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Six strategies for event networking

By Megan Rogers

In-person events, such as local happy hours, state association seminars, and the NCRA Convention & Expo, are often advertised as great places to network. This is true, but only with some strategizing to intentionally build the right network for you.

It’s often easier to think of networking as relationship building. Here are six steps for strengthening and building new business relationships at events.

  1. Have a goal. Think about the specific contacts you want to find at this event. Are you a new professional looking for work? A firm owner looking for new freelancers? Maybe you’re facing a particular challenge and want to meet others who have dealt with the same issue. Having a goal gives you more focus in seeking out contacts, asking helpful questions, and following up after the event.

  2. Gather your resources. If you don’t already have them, print business cards. Places like Vistaprint or Mint are quick and inexpensive. Mine have my name, job, and contact info (email, website, and professional social media links). Some people also have their photo on their card.

    If you’re an introvert (like me) and talking to strangers makes you nervous, write down some conversation starters. Some go-to convention questions can be: “What did you think of the keynote?” or “What session are you planning to go to next?” Ask about their job: “What’s an interesting assignment you recently had?” or “What is your favorite thing about being a court reporter/captioner/legal videographer?” Brainstorm open-ended questions related to your goal.

  3. Contact people before the event. Events are an opportunity to reconnect with people you’ve intended to keep in touch with or want to get to know better. Call or email people in the field that you already know to ask if they’ll also be attending. If there’s someone you especially hope to see, suggest getting together during the event, such as getting breakfast.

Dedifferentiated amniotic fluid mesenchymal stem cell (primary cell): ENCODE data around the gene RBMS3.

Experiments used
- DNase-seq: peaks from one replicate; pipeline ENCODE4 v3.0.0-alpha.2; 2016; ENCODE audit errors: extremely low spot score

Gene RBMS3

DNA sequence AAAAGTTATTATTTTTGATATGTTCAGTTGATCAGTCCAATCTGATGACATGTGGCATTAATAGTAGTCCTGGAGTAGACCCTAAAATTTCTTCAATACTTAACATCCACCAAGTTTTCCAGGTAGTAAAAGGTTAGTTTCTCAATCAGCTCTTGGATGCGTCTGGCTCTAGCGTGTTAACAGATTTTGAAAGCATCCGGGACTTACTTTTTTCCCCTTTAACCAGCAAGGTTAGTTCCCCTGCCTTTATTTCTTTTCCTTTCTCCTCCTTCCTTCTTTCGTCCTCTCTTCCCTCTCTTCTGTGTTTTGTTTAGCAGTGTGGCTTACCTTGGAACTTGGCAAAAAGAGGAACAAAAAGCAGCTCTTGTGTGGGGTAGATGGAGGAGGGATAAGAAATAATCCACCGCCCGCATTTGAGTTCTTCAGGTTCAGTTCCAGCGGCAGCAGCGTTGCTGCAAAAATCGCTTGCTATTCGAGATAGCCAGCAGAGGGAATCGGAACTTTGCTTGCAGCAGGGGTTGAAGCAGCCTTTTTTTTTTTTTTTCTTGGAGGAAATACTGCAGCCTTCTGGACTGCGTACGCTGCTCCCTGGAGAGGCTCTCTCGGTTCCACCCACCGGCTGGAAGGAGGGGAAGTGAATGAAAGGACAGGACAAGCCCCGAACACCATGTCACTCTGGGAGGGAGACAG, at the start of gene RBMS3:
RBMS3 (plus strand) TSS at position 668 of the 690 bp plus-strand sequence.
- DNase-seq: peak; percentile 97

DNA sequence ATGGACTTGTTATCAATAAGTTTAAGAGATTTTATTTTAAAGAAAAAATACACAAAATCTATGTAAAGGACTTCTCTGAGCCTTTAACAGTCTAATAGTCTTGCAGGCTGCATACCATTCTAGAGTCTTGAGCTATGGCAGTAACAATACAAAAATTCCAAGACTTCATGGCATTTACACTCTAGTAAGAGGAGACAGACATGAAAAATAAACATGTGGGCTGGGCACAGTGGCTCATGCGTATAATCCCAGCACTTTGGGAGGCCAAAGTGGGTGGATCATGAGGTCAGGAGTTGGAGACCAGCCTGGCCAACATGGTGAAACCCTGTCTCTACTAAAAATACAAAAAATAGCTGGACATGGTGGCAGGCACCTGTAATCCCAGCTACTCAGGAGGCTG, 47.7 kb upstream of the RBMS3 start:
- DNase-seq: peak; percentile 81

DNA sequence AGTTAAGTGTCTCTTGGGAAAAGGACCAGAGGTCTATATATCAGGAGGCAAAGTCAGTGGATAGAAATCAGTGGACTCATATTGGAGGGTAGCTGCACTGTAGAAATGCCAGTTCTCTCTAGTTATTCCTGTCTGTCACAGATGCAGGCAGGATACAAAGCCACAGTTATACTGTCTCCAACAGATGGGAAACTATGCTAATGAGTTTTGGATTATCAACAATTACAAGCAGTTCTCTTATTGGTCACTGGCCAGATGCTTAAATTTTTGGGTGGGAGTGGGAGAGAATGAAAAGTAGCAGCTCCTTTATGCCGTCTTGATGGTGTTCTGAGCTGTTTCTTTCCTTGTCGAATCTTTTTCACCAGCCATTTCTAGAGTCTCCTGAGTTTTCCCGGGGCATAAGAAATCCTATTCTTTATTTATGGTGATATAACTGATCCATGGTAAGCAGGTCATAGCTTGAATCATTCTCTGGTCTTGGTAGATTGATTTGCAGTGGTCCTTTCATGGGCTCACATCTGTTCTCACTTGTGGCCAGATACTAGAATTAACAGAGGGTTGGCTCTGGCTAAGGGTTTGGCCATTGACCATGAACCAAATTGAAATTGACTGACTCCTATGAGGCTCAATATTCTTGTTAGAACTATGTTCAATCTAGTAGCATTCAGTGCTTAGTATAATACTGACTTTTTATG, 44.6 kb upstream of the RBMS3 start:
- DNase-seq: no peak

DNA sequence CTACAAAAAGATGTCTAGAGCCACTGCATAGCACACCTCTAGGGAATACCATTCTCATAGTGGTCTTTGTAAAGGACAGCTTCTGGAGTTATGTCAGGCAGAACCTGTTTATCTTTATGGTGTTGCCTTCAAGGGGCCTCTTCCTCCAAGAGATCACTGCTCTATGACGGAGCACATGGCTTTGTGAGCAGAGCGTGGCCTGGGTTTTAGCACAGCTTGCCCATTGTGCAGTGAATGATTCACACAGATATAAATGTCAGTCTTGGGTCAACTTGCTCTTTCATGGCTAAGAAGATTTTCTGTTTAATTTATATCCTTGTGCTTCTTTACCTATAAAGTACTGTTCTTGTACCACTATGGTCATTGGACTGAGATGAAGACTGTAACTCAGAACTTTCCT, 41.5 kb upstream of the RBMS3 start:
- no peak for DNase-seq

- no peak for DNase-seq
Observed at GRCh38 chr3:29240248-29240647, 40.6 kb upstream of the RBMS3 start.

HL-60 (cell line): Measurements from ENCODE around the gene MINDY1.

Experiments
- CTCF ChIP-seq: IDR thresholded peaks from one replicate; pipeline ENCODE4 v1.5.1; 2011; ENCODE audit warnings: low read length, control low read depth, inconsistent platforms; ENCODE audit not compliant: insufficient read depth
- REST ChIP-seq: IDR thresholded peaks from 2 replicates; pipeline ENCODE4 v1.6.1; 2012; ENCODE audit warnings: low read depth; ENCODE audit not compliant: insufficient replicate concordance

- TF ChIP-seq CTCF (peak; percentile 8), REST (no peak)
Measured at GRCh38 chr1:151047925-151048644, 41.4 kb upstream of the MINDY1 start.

If the event has an attendee list or app, use that to contact people you want to meet ahead of time, perhaps including why: “I read your JCR article about doing pro bono work, and I’d like to talk about getting started” or “I see you’re in Florida — I’m moving there and want to learn more about the area.”

  4. Get out of your comfort zone. It’s OK to talk to people you already know, but growing your network requires talking to new people. Sit with a stranger during the Awards Luncheon and introduce yourself (or sit at a mostly empty table — people will come to you). At a reception, find a group that includes friends and strangers so that you can be introduced. After a session, share a follow-up question or comment with a presenter.

    Conversations don’t always have to be about business; sometimes the best connections come from conversations that have nothing to do with work because they’re the most organic and genuine. Regardless, exchange business cards afterwards and write a quick note on theirs about the conversation (or find them on social media right away).

  5. Share your knowledge. People will come to you if you’re a recognizable source of information. Some of this needs to be arranged ahead of time (e.g., being published in industry publications like the JCR or becoming an event speaker), but you can also do it on-site by sharing takeaways, photos, etc., on social media. Twitter is the most event-friendly platform, but you can use others. Other professionals at the event (and some still at home) will see your name come up a lot and might interact with your posts or connect with you (don’t forget to do the same). If you’re a speaker, that ribbon on your nametag is an instant conversation starter because people will ask what you’re presenting. I also love introducing people to each other — networking is reciprocal!

  6. Follow up with contacts. After the event, following up is the key to turning someone into “that person I met once” to “the person I now work with or get advice from.” Contact everyone you talked to with a brief message, including a new question or comment about your conversation (this is where those notes on business cards are helpful). I aim to email people within a week of the event, but it’s better to reach out later than not at all. You can keep using an attendee list or app after the event, even for people you didn’t meet but wanted to (if it’s not obvious, mention that you both attended the same event). Then, develop a system to keep in touch. Interact with their posts on social media and email them every 2–3 months.

Networking takes time before, during, and after the event, but the more that people remember you, the stronger your relationships will be.

Megan Rogers is a freelance journalist and proofreader. She can be reached through her website,

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